John Beargrease, born about 1865, was the son of a minor Anishinaabe chief by the name of Makwabimidem, but Beargrease is best remembered as the winter mail carrier between Two Harbors, Minnesota, and Grand Marais, Minnesota, during the last two decades of the 19th century, well before roads existed along the North Shore of Lake Superior.
Beargrease and his sled dog team delivered mail and needed supplies to residents along this route; he was the settlers' connecton to the outside world, braving storms, brutal cold, volatile and shifting shoreline ice, and wild animals, to keep a regular schedule up and back along the 100-mile stretch of terrain under these dangerous conditions.
Today, his legendary dog sled runs are remembered and celebrated in the annual 411-mile John Beargrease Dog Sled Race, but his importance to the residents of the North Shore should be remembered as more than a dog sled race--rather, it was a lifeline and much-needed connection to the greater community of Minnesota. Today, this memorial sled dog race can encounter very cold and brutal conditions, but more often now there is a question of whether there will be enough snow to safely run the race, with race start dates shifting to maximize weather conditions similar to the shifting ice often encountered during Beargrease's mail runs along the Lake Superior shoreline.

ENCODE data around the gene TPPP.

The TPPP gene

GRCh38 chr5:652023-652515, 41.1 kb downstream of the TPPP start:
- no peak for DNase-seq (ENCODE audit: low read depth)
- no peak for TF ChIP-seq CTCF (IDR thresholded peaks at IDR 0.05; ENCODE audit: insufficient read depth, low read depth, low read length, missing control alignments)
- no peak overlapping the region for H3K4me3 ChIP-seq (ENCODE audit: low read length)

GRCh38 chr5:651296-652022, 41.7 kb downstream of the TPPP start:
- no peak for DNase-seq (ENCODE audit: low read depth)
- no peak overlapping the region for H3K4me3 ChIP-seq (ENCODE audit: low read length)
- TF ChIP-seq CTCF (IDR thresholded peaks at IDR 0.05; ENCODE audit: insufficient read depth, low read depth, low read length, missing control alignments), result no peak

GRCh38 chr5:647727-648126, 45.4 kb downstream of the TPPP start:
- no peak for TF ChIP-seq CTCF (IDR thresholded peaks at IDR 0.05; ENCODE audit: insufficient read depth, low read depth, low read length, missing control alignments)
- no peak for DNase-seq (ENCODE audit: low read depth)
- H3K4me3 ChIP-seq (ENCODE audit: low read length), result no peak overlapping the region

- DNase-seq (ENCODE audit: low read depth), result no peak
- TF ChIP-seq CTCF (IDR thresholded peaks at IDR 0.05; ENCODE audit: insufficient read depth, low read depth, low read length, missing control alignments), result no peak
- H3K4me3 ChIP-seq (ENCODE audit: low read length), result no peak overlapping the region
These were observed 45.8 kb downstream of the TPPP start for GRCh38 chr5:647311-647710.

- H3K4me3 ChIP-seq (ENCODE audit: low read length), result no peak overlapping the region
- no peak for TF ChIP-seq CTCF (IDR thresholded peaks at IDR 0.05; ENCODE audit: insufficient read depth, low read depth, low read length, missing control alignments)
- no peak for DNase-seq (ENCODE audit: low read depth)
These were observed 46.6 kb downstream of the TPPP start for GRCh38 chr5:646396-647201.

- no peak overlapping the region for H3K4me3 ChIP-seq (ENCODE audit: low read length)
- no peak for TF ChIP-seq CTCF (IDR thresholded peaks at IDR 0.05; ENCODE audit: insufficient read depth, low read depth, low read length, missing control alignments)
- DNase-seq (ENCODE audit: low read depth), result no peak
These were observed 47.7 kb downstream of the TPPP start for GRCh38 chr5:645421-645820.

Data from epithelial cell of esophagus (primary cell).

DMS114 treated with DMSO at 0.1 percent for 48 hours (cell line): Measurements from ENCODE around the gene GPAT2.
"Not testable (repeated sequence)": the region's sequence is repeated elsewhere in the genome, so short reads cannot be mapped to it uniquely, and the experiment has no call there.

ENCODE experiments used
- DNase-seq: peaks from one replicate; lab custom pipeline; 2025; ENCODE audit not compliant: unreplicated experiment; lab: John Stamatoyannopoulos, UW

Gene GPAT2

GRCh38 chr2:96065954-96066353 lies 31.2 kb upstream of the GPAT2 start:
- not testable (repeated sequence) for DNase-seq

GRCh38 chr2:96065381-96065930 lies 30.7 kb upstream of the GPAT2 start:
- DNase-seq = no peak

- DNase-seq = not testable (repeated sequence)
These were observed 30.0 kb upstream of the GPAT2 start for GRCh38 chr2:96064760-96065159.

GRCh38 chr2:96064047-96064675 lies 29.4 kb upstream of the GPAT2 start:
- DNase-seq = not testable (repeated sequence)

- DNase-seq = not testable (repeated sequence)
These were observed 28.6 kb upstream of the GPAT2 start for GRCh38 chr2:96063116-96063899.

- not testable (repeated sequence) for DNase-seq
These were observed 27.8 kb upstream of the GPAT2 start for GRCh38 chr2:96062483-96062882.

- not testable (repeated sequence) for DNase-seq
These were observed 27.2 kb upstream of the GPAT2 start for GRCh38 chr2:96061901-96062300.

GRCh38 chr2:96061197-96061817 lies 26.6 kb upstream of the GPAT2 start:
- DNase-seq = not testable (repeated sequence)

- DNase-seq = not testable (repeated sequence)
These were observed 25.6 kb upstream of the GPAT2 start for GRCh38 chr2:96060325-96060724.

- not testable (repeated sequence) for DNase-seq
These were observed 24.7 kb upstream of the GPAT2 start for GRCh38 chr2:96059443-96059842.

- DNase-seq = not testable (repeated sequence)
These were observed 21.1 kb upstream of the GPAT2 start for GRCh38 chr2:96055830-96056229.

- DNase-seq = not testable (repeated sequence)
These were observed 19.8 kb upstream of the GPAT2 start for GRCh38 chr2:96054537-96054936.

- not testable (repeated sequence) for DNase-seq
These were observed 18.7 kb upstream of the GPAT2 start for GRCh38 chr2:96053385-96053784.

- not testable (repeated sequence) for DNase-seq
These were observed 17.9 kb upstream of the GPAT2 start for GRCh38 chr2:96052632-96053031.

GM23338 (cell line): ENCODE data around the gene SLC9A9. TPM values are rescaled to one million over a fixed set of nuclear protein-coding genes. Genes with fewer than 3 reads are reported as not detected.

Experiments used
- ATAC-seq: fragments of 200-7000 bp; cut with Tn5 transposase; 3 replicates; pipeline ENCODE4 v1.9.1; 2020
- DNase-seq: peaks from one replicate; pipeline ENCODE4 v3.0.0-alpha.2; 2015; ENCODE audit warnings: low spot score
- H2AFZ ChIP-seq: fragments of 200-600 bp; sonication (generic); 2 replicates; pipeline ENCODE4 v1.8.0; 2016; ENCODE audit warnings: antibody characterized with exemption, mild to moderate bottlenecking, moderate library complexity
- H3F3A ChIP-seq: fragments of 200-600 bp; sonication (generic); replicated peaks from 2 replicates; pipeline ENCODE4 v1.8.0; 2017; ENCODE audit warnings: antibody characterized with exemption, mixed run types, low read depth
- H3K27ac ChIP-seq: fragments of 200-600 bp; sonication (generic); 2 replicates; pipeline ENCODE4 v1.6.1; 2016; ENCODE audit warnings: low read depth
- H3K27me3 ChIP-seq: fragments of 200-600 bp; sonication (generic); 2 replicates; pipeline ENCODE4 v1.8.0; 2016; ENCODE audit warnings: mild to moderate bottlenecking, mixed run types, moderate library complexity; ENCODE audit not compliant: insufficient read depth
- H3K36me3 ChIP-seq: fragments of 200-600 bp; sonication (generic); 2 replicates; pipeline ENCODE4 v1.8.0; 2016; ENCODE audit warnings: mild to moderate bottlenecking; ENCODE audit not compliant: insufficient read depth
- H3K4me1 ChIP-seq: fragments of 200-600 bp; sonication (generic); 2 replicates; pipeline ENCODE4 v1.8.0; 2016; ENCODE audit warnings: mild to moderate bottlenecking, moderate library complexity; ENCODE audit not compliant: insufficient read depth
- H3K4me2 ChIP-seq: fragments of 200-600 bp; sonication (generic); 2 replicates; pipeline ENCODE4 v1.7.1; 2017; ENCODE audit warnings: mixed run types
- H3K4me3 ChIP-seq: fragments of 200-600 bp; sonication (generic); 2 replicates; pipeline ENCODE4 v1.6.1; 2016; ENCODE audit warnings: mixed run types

John Beargrease died at his home in Beaver Bay, Minnesota, in 1910. Personally, I think there should be a U.S. postage stamp memorializing this man.
~Deborah Newcomb, Minneapolis, MN